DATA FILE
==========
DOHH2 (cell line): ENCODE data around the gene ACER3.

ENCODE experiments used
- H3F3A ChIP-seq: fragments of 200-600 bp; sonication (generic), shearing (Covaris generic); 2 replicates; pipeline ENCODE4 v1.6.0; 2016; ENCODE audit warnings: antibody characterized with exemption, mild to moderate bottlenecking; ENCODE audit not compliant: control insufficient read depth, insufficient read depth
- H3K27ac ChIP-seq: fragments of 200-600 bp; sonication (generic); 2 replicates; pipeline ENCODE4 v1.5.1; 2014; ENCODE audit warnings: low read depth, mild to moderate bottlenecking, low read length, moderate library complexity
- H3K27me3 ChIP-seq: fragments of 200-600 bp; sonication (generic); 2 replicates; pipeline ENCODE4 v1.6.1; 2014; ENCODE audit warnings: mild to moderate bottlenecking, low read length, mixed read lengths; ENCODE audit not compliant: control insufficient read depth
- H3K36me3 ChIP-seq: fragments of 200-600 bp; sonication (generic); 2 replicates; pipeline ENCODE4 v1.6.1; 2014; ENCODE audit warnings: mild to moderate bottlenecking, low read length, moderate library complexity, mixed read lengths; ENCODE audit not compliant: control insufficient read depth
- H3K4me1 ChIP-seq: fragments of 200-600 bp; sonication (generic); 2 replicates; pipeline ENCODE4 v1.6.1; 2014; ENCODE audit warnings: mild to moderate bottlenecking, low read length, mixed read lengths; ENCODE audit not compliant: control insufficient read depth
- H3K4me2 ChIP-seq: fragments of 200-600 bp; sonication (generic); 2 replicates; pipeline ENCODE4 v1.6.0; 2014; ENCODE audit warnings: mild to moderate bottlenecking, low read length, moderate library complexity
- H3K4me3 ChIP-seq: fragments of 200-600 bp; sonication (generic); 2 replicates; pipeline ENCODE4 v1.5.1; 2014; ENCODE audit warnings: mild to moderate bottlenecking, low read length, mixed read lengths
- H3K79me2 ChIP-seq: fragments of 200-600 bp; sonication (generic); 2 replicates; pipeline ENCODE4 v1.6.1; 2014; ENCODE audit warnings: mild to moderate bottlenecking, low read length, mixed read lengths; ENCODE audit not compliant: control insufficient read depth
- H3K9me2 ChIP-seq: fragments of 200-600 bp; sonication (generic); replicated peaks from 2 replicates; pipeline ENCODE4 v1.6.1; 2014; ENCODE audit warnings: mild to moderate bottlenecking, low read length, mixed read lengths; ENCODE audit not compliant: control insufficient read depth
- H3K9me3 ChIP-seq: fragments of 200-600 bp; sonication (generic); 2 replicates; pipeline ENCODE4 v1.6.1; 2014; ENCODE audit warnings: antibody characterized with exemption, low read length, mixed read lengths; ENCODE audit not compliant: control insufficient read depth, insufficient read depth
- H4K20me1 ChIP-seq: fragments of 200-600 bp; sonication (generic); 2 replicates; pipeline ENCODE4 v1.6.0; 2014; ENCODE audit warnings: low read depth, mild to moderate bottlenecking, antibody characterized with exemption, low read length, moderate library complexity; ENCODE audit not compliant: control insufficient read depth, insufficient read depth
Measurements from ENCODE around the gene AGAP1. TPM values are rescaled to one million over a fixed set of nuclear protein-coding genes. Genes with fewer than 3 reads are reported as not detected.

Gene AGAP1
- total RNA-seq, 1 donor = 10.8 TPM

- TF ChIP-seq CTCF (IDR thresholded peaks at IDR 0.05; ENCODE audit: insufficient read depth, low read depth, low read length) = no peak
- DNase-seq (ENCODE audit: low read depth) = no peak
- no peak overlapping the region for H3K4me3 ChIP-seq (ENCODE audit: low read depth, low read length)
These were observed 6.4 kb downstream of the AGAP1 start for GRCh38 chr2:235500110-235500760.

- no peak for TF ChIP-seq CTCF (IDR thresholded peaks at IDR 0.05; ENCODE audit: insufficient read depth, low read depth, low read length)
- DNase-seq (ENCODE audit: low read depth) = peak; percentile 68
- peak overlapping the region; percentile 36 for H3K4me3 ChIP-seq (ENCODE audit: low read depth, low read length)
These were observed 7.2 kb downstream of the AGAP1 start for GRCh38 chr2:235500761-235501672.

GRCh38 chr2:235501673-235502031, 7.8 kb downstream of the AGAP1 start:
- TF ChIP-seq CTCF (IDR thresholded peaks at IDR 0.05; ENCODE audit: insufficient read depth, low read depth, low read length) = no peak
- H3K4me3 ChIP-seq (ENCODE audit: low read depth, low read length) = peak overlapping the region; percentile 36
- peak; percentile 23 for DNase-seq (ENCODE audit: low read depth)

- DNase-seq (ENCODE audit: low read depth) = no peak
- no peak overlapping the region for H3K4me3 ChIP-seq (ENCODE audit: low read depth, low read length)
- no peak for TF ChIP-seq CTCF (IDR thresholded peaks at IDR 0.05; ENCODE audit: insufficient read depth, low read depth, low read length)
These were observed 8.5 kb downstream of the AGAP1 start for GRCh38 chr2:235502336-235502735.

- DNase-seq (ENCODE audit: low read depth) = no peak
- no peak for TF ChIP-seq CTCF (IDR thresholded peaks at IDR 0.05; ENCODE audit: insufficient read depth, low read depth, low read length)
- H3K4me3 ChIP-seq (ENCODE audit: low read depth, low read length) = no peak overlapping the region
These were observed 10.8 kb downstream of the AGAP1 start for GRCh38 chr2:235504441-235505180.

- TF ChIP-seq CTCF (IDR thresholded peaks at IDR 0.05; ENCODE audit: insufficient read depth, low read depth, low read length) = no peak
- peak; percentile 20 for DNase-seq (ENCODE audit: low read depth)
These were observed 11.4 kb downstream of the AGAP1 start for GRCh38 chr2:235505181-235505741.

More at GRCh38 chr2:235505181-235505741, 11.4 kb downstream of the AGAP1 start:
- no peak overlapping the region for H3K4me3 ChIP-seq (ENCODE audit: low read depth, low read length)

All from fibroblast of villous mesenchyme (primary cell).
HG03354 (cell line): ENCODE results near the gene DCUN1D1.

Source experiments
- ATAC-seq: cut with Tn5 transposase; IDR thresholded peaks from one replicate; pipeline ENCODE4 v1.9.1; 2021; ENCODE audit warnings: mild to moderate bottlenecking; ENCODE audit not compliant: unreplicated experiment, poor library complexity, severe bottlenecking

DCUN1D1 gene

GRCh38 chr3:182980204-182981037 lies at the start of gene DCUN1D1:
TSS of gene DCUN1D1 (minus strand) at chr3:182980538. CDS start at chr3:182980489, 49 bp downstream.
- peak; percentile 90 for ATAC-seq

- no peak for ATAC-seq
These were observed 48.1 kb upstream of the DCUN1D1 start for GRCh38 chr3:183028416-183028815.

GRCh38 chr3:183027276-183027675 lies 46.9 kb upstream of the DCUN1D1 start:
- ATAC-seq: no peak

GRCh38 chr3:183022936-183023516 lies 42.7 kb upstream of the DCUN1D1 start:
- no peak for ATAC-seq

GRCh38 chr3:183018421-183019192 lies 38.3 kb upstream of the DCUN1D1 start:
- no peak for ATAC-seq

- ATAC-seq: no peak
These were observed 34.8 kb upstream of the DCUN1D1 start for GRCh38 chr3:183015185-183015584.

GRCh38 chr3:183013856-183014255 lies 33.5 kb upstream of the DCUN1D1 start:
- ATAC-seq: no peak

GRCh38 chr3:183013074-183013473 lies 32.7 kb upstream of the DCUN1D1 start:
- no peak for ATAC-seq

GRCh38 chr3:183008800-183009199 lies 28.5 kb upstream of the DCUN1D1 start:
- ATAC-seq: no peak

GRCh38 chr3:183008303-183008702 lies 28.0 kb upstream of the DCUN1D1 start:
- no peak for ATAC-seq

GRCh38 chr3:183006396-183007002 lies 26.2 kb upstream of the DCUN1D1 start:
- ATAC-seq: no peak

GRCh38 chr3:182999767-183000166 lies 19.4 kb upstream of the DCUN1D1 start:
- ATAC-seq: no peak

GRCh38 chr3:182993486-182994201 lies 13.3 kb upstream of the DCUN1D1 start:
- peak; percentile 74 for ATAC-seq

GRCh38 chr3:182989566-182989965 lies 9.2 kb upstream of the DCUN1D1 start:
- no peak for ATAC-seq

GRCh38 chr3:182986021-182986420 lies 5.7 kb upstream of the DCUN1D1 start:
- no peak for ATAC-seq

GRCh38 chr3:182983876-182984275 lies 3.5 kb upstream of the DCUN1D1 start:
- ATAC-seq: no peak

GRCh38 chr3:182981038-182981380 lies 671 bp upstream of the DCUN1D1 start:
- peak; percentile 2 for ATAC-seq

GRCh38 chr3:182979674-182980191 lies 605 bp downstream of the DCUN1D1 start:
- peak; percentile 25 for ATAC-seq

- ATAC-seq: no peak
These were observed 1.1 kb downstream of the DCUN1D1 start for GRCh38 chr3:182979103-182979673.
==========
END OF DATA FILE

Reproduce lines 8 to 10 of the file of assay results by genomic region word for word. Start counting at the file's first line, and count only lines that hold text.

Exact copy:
- H3K4me2 ChIP-seq: fragments of 200-600 bp; sonication (generic); 2 replicates; pipeline ENCODE4 v1.6.0; 2014; ENCODE audit warnings: mild to moderate bottlenecking, low read length, moderate library complexity
- H3K4me3 ChIP-seq: fragments of 200-600 bp; sonication (generic); 2 replicates; pipeline ENCODE4 v1.5.1; 2014; ENCODE audit warnings: mild to moderate bottlenecking, low read length, mixed read lengths
- H3K79me2 ChIP-seq: fragments of 200-600 bp; sonication (generic); 2 replicates; pipeline ENCODE4 v1.6.1; 2014; ENCODE audit warnings: mild to moderate bottlenecking, low read length, mixed read lengths; ENCODE audit not compliant: control insufficient read depth